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others. Because there is no catch all to estate planning, we’ll just be going over the basics. It’s then up to you to meet with your financial advisor and attorney to draft a plan that is right for you.

What’s in an estate? Many things, some of which you may not have even realized. First, everything that you own in your name, such as bank accounts, IRA accounts, your company’s retirement benefits, and life insurance policies. Second, half of everything you own jointly with your spouse. This includes your home (unless you live in a community property state), investments, and bank accounts. Then, your share of anything you own in common, such as property you own with a business partner, is included. If you are the trustee or cus- todian for any trust or custodial accounts, they are included as part of your estate. And finally, everything that you own jointly with anyone except your spouse is included, unless there is proof that the other person helped pay for it.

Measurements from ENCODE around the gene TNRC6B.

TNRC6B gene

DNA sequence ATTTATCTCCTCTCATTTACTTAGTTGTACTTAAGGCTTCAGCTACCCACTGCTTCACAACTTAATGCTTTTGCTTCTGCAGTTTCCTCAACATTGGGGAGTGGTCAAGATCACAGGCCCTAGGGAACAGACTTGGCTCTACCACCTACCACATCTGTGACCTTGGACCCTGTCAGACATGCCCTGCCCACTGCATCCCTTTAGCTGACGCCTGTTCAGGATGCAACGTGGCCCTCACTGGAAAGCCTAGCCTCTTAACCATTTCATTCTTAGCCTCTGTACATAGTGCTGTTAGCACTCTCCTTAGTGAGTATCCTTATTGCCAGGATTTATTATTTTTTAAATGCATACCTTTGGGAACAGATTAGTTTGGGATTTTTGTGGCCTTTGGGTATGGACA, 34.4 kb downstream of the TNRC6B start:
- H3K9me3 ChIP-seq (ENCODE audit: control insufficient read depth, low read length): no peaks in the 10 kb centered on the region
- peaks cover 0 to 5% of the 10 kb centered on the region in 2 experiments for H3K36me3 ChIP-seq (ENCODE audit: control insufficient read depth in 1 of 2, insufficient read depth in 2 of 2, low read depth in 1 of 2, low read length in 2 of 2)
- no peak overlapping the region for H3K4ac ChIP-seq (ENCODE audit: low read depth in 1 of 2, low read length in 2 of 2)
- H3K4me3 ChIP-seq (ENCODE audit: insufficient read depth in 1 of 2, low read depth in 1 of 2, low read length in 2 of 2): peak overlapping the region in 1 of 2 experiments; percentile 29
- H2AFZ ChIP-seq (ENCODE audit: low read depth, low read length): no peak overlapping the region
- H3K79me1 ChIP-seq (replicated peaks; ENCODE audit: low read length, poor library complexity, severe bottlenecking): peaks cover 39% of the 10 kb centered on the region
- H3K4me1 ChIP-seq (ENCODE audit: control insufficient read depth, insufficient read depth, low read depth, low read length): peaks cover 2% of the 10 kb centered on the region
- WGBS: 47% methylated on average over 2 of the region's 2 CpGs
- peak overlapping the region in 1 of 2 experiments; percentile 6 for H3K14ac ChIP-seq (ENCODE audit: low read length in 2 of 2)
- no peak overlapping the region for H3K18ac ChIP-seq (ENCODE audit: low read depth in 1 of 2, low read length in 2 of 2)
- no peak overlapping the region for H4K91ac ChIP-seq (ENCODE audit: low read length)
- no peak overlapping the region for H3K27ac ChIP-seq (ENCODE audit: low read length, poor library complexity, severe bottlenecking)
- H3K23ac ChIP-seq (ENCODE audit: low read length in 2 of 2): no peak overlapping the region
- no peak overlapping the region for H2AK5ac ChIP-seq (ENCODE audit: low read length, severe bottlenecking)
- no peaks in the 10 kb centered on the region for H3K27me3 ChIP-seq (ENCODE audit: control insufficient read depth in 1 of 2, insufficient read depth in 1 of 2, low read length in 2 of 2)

All of these things combined will make up your estate. Once that figure is determined, the federal (and perhaps state) government will want a share. However, that’s where estate planning comes in. Should you do nothing, the government can take up to 50 percent of your estate in taxes. Wouldn’t you want your children, grandchildren, or other heirs to have your property and money rather than the govern- ment? In order to decide who gets what and to minimize estate taxes, you will need to ensure that you have done some work before you die. I know that death is not a favorite topic of conversation, but, a lit- tle foresight on your part will make your heirs’ lives much easier down the road.


Minimizing estate taxes and transfer costs while providing the great- est possible financial security for your heirs and beneficiaries defines estate planning. This is a very goal-oriented portion of finan- cial planning. One of the main challenges for estate planning is to achieve a high standard of living in your retirement plus preserving as much of your assets as possible to pass on to the next generation. As part of the inheritance maximization, estate planning tries to min- imize the amount of estate taxes your beneficiaries will have to pay.

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